I know nothing about your religion is it something like witch craft? All that I have been taught is paganism is worshipping false gods and is wrong you could enlighten me.
2 people like this
@lecanis (16739)
• Murfreesboro, Tennessee
21 Apr 07
"Where are the false gods if I only believe in one?" This really gets my attention! I'm so used to viewing Pagans as polytheistic, since that was what I was taught. But lately I've been hearing more and more pagans say they believe in only one "Supreme Being" or that all the Gods are really just faces of the same being. Am I all alone now? =p (See, teapotmomommerced, it's practically impossible to say all pagans believe in any one thing!)
1 person likes this
• United States
21 Apr 07
LOL I'm sorry, lecanis! You're definitely not all alone though! There's quite a few even in the Pagan community that will disagree with me very hardily and would accuse me of doing an injustice to my religion for thinking about it the way I do.
2 people like this
@lecanis (16739)
• Murfreesboro, Tennessee
21 Apr 07
Well, I would never accuse you of that! I think it's perfectly fine that you have your opinion, and your personal path that is different from that of others. =) I just noticed this seemed to be becoming more popular, and I wonder about it. I do see my Gods are very disctinct individuals, each eith their own personalities, so sometimes it is hard for me to relate with the idea of only one God.
1 person likes this
• United States
21 Apr 07
I am confused, how can you teach about something you fully dont understand yourself?
2 people like this
• Singapore
21 Apr 07
Paganism can't really be taught, its a way of life. Every day we experience it, life it, breathe it. Every day we learn something we didn't know before. Point out the paths, and let the feet show them the way :)
2 people like this
@lecanis (16739)
• Murfreesboro, Tennessee
21 Apr 07
I fully understand my personal Pagan path... or at least, understand it as well as anyone as a human being can contemplate things that are "divine". However, "Paganism" is a broad category, so there are certain areas in which I know less that others. And what I'm really looking for here is "tools" with which to do the job, not knowledge of how to do it. I know how to be Pagan, I've been Pagan my whole life, but that doesn't mean that I know how to teach someone else to do it. I mean, think about other kinds of teachers! They have textbooks, reference books, all kinds of tools available to them. That doesn't mean they don't know what they're talking about, but having those references helps.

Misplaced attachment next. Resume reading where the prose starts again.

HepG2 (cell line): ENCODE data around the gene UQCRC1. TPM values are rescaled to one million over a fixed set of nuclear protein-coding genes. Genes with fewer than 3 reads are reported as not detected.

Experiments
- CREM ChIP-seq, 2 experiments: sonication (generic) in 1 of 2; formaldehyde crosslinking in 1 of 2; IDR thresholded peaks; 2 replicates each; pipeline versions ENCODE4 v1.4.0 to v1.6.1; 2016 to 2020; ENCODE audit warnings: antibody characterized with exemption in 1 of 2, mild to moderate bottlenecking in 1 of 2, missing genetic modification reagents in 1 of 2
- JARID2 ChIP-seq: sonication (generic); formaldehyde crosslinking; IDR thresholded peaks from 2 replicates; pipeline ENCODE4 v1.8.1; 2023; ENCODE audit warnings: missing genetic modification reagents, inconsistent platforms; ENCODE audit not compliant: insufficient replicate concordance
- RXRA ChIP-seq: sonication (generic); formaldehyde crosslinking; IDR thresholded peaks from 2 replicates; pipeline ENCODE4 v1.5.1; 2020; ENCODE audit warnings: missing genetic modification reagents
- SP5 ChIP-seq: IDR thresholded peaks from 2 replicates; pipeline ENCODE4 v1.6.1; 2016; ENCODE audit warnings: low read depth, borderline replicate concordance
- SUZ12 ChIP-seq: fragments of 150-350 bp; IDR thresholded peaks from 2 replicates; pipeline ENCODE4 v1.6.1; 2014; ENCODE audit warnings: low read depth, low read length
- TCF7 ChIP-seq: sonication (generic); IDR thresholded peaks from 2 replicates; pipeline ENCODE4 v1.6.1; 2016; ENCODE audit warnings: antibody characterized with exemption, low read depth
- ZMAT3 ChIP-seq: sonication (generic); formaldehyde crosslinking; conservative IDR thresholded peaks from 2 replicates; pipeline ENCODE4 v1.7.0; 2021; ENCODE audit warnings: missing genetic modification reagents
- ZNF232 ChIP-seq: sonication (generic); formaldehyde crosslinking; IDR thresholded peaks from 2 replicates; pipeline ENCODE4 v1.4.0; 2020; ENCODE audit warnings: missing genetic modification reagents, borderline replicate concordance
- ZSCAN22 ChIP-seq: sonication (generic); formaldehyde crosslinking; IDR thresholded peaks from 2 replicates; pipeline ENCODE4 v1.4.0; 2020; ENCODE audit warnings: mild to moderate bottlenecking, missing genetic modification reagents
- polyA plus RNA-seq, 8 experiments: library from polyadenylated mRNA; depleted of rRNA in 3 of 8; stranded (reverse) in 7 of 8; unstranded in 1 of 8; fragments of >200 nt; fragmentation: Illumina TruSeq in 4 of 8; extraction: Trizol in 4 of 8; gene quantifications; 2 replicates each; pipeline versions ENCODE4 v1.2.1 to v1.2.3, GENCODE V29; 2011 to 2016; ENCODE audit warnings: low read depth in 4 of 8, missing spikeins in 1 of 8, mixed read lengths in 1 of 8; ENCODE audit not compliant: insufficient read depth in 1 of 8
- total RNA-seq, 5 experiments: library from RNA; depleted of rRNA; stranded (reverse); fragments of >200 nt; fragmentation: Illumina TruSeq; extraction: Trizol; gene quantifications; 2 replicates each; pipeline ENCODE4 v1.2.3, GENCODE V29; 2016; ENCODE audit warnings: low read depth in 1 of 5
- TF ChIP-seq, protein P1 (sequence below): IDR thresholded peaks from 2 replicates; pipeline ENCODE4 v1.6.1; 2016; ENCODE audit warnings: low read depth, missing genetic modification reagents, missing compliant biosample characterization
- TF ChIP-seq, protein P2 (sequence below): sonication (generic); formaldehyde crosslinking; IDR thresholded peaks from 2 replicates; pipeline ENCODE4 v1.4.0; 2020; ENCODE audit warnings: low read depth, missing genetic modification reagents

1 person likes this
• United States
21 Apr 07
I know for me there'd be several difficulties, a big one being as the others here have said, I fully understand what *I* believe, live, and practice but my way is not the only or true way and I'd never want to portray it as such. I could talk for hours and hours about my own personal beliefs and practices but what I believe and practice doesn't necessarily hold true for ALL Wiccans or Pagans.
2 people like this
• United States
22 Apr 07
My Grand Spoke in tongues..... Imagine my surprise when I could not muster the ...the the... what is it? Emotion? Mind washing? Holy spirit? If my grand and my mother could why not me???? OH I spent many hours at the alter praying. Why Pentecost skipped me. Why? I started reading. I was not the outcast.!! In fact, I was not the one that had a faith problem at all. My children then will find religion, more easily acceptable. The fact is they will find any faith they have on their own. I show them what I have learned. They have to carry then that into a higher study. I do believe in the Great "Great". what is that?
2 people like this
@lecanis (16739)
• Murfreesboro, Tennessee
22 Apr 07
I can see how that would be very frustrating for you as a child. I felt frustrated about religion as a child too, because at a very young age I chose my religion, that of one family member of mine, and people in my family who had other beliefs spent my whole life trying to force theirs on me though I had already made my choice. I don't want to be pushy about religion with my son, but I want him to explore all kinds of ideas, and then find his own faith. Thanks so much for posting! Whatever "that" is, it's your faith, and therefore must be beautiful. =)
1 person likes this
• United States
22 Apr 07
Lecanis, My faith is "Christian" based. But it is not my mothers or my Grands. I have faith both based on science, and unknown. Every rock we turn over makes me believe there is a greater (BEING). I believe in both evolution and creation. I believe that God breathed, and made something. The David and Goliath story tells me that something was not quite right, in biblical days. I also believe we do not have the whole story. There are many books written that were not Canonized by the catholic church. Kept from us. Think of the only story we have of "satan" He was a beloved Angel. Just thought to have the power of our God? Sent to earth to what? torment us? We give equal power then don't we?
2 people like this
@lecanis (16739)
• Murfreesboro, Tennessee
22 Apr 07